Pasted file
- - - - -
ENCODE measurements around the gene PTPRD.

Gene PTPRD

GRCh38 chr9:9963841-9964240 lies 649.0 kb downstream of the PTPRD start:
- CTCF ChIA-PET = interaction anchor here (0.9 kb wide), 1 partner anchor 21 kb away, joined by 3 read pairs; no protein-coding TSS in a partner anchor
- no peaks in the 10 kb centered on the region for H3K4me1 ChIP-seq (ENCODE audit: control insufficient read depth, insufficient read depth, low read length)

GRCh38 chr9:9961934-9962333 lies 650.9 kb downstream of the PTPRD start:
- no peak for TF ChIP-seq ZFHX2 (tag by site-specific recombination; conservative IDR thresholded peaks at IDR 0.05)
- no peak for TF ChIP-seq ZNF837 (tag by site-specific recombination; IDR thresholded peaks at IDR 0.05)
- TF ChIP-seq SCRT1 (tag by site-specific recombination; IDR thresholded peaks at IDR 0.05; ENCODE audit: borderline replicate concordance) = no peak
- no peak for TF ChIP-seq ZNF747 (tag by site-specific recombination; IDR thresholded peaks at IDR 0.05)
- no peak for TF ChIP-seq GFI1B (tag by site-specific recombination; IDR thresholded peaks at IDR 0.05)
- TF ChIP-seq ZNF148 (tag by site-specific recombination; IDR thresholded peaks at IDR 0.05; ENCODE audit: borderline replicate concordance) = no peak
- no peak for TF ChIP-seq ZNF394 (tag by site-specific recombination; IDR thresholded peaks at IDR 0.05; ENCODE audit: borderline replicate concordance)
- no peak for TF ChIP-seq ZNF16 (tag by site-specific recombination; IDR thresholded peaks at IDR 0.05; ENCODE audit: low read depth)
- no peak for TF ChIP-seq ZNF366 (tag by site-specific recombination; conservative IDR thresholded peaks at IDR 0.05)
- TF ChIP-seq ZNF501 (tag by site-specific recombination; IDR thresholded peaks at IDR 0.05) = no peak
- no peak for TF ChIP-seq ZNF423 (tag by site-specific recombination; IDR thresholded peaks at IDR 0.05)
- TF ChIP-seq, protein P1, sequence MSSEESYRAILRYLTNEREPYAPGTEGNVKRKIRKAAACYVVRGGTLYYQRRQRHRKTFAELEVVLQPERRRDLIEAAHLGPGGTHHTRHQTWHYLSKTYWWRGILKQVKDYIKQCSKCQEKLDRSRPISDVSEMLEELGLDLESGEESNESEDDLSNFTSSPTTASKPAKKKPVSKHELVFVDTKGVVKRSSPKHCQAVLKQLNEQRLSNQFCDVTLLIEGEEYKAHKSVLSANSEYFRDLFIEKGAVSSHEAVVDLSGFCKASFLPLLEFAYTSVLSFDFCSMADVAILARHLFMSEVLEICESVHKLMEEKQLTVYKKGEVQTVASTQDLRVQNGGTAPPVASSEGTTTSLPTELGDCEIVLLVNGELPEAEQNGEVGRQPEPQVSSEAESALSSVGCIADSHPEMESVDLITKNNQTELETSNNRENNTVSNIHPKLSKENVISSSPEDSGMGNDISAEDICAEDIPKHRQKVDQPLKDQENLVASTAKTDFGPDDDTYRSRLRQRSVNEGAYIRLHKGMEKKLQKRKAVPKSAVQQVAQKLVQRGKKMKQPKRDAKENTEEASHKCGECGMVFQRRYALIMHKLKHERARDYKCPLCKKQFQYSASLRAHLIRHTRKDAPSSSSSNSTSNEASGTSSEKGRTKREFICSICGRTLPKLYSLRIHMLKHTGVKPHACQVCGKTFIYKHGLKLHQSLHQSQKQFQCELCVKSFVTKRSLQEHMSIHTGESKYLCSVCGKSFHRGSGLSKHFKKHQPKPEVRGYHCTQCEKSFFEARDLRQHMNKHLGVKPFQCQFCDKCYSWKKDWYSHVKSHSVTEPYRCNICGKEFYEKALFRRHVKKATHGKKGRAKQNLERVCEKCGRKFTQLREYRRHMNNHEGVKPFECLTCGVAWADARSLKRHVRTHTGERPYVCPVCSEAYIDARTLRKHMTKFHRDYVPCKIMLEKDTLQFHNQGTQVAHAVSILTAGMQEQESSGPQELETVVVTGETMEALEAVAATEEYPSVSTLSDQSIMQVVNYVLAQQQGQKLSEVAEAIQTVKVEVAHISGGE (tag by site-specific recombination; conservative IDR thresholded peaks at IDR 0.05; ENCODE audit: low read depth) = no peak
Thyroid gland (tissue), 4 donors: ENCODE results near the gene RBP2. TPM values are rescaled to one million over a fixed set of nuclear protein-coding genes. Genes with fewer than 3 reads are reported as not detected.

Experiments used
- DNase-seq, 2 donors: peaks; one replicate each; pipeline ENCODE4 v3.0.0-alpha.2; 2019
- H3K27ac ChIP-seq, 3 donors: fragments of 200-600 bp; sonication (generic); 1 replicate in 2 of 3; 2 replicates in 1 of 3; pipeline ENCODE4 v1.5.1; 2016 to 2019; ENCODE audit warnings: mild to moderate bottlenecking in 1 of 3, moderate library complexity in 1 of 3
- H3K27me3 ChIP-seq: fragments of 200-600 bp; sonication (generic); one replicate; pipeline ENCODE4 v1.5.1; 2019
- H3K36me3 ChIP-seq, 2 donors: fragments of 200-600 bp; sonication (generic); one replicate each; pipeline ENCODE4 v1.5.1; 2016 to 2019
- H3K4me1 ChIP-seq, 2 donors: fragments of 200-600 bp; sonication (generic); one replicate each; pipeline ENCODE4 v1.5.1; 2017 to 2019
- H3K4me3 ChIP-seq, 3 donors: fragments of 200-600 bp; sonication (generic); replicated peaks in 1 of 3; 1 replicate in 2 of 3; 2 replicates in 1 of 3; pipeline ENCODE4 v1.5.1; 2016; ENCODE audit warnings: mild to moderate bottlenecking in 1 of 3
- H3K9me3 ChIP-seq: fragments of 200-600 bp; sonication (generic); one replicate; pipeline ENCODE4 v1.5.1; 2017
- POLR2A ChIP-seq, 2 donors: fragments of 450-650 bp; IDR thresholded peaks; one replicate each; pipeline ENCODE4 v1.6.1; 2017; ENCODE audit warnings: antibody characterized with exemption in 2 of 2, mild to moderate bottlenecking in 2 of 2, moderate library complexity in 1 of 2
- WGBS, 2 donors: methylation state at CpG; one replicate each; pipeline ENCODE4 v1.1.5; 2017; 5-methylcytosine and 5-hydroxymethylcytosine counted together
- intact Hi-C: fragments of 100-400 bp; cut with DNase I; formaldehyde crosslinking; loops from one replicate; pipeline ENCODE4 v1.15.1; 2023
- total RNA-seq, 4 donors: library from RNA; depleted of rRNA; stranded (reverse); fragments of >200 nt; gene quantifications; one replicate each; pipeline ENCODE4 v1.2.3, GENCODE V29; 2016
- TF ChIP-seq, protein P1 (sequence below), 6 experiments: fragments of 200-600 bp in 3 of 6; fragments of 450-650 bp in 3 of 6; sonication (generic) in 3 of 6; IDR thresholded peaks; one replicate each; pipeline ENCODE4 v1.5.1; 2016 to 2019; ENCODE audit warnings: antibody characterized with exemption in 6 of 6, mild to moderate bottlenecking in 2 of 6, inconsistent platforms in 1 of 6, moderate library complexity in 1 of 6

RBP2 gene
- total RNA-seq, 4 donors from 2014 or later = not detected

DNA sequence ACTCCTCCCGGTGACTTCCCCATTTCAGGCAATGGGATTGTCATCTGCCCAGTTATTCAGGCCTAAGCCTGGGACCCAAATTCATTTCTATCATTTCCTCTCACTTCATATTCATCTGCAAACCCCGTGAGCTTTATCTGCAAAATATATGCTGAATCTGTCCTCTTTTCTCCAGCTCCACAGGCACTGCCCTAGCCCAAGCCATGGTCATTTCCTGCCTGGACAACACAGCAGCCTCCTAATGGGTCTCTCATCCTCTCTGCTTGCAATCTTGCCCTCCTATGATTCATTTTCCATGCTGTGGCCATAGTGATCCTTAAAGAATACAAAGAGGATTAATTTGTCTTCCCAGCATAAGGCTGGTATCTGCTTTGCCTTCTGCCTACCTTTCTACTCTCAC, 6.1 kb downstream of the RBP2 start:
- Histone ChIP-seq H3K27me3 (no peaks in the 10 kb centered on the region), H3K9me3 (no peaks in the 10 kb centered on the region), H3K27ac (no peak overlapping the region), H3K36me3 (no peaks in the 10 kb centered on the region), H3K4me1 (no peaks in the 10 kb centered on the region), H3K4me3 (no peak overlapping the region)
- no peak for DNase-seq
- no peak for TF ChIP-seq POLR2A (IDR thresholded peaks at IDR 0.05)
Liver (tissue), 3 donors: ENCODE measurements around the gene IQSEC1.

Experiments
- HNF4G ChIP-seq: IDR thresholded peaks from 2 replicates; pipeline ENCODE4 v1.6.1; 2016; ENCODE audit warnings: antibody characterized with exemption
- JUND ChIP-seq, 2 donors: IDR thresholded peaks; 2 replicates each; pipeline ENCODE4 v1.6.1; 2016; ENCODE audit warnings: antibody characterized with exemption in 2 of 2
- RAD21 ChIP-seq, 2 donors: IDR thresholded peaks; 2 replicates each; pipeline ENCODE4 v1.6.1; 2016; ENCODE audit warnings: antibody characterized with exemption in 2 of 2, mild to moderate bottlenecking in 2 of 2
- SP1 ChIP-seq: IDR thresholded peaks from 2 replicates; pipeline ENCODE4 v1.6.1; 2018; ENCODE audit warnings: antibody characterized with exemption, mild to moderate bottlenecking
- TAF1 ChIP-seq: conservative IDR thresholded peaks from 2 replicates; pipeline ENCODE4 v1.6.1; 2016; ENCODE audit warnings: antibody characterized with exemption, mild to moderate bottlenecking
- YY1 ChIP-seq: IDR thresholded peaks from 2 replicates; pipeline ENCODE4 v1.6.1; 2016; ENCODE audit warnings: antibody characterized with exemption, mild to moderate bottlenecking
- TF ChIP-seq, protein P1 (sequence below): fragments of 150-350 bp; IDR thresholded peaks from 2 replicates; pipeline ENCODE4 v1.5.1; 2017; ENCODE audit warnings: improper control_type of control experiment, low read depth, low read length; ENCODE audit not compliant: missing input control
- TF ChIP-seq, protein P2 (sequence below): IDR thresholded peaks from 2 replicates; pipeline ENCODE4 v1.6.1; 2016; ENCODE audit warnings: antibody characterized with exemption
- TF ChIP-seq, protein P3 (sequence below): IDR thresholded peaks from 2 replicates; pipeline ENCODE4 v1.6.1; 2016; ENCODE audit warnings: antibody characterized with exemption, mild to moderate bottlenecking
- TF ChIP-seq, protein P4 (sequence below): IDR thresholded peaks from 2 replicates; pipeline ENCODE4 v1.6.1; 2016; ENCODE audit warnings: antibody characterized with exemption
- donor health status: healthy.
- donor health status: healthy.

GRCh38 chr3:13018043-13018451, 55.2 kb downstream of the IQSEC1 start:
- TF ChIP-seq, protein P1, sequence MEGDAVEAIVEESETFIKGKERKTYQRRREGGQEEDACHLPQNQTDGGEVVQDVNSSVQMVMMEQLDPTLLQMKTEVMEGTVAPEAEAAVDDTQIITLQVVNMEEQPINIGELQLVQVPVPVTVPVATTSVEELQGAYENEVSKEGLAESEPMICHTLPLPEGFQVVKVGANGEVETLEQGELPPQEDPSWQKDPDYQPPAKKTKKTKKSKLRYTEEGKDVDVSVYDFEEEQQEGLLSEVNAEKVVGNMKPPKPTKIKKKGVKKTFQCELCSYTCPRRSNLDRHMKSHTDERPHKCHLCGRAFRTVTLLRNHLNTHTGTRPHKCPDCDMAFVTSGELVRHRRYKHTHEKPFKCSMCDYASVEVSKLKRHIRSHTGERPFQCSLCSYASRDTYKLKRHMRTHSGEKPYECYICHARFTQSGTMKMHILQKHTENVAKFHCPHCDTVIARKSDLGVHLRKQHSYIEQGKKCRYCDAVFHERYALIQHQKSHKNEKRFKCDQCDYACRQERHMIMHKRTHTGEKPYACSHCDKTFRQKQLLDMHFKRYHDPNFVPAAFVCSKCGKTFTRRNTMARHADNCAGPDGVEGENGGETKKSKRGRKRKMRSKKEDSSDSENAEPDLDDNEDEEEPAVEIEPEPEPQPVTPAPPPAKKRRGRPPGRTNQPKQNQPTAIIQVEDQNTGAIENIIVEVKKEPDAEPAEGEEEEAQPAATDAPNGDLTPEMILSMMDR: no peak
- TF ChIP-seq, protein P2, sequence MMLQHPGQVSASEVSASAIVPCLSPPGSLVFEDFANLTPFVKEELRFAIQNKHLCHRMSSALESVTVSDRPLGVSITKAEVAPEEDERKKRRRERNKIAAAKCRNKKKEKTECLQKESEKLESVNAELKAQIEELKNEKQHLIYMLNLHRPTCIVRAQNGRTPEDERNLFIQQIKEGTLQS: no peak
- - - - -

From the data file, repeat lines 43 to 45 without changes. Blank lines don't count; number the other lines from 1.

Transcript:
- RAD21 ChIP-seq, 2 donors: IDR thresholded peaks; 2 replicates each; pipeline ENCODE4 v1.6.1; 2016; ENCODE audit warnings: antibody characterized with exemption in 2 of 2, mild to moderate bottlenecking in 2 of 2
- SP1 ChIP-seq: IDR thresholded peaks from 2 replicates; pipeline ENCODE4 v1.6.1; 2018; ENCODE audit warnings: antibody characterized with exemption, mild to moderate bottlenecking
- TAF1 ChIP-seq: conservative IDR thresholded peaks from 2 replicates; pipeline ENCODE4 v1.6.1; 2016; ENCODE audit warnings: antibody characterized with exemption, mild to moderate bottlenecking